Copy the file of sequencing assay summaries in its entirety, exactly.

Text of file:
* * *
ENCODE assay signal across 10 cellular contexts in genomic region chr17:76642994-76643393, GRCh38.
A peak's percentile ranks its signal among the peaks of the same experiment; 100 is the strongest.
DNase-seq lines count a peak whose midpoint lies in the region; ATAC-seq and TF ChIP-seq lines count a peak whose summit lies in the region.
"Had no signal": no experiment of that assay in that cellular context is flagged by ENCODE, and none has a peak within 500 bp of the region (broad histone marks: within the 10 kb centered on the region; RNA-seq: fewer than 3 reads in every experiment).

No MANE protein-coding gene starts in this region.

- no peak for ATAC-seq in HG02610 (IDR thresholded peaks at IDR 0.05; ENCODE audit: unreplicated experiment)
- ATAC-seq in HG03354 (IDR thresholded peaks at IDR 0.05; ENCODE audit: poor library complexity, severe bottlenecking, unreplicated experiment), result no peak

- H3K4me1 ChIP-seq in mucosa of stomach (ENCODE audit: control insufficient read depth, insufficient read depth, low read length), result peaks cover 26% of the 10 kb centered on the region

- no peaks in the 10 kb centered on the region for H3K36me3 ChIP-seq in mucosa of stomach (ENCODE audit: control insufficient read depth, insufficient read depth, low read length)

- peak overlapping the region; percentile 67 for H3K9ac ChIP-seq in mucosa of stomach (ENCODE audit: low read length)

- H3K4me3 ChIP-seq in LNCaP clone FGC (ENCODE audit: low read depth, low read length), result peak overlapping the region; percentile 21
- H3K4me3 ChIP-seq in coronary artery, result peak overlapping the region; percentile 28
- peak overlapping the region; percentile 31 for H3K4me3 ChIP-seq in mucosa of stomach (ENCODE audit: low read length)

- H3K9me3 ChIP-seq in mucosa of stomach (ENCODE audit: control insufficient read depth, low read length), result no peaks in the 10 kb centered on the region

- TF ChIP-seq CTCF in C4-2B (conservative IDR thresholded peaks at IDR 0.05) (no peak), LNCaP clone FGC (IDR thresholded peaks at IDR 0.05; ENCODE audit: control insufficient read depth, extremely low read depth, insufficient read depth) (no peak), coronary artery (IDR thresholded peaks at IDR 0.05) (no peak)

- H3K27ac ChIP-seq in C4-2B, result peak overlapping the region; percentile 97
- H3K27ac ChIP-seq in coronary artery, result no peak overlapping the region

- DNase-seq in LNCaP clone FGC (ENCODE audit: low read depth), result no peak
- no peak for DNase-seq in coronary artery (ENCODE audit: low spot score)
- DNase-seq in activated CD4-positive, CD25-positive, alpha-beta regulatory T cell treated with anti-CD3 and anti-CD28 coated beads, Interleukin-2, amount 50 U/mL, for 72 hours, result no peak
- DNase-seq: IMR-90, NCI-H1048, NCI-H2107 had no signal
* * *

ENCODE assay signal across 10 cellular contexts in genomic region chr17:76642994-76643393, GRCh38.
A peak's percentile ranks its signal among the peaks of the same experiment; 100 is the strongest.
DNase-seq lines count a peak whose midpoint lies in the region; ATAC-seq and TF ChIP-seq lines count a peak whose summit lies in the region.
"Had no signal": no experiment of that assay in that cellular context is flagged by ENCODE, and none has a peak within 500 bp of the region (broad histone marks: within the 10 kb centered on the region; RNA-seq: fewer than 3 reads in every experiment).

No MANE protein-coding gene starts in this region.

- no peak for ATAC-seq in HG02610 (IDR thresholded peaks at IDR 0.05; ENCODE audit: unreplicated experiment)
- ATAC-seq in HG03354 (IDR thresholded peaks at IDR 0.05; ENCODE audit: poor library complexity, severe bottlenecking, unreplicated experiment), result no peak

- H3K4me1 ChIP-seq in mucosa of stomach (ENCODE audit: control insufficient read depth, insufficient read depth, low read length), result peaks cover 26% of the 10 kb centered on the region

- no peaks in the 10 kb centered on the region for H3K36me3 ChIP-seq in mucosa of stomach (ENCODE audit: control insufficient read depth, insufficient read depth, low read length)

- peak overlapping the region; percentile 67 for H3K9ac ChIP-seq in mucosa of stomach (ENCODE audit: low read length)

- H3K4me3 ChIP-seq in LNCaP clone FGC (ENCODE audit: low read depth, low read length), result peak overlapping the region; percentile 21
- H3K4me3 ChIP-seq in coronary artery, result peak overlapping the region; percentile 28
- peak overlapping the region; percentile 31 for H3K4me3 ChIP-seq in mucosa of stomach (ENCODE audit: low read length)

- H3K9me3 ChIP-seq in mucosa of stomach (ENCODE audit: control insufficient read depth, low read length), result no peaks in the 10 kb centered on the region

- TF ChIP-seq CTCF in C4-2B (conservative IDR thresholded peaks at IDR 0.05) (no peak), LNCaP clone FGC (IDR thresholded peaks at IDR 0.05; ENCODE audit: control insufficient read depth, extremely low read depth, insufficient read depth) (no peak), coronary artery (IDR thresholded peaks at IDR 0.05) (no peak)

- H3K27ac ChIP-seq in C4-2B, result peak overlapping the region; percentile 97
- H3K27ac ChIP-seq in coronary artery, result no peak overlapping the region

- DNase-seq in LNCaP clone FGC (ENCODE audit: low read depth), result no peak
- no peak for DNase-seq in coronary artery (ENCODE audit: low spot score)
- DNase-seq in activated CD4-positive, CD25-positive, alpha-beta regulatory T cell treated with anti-CD3 and anti-CD28 coated beads, Interleukin-2, amount 50 U/mL, for 72 hours, result no peak
- DNase-seq: IMR-90, NCI-H1048, NCI-H2107 had no signal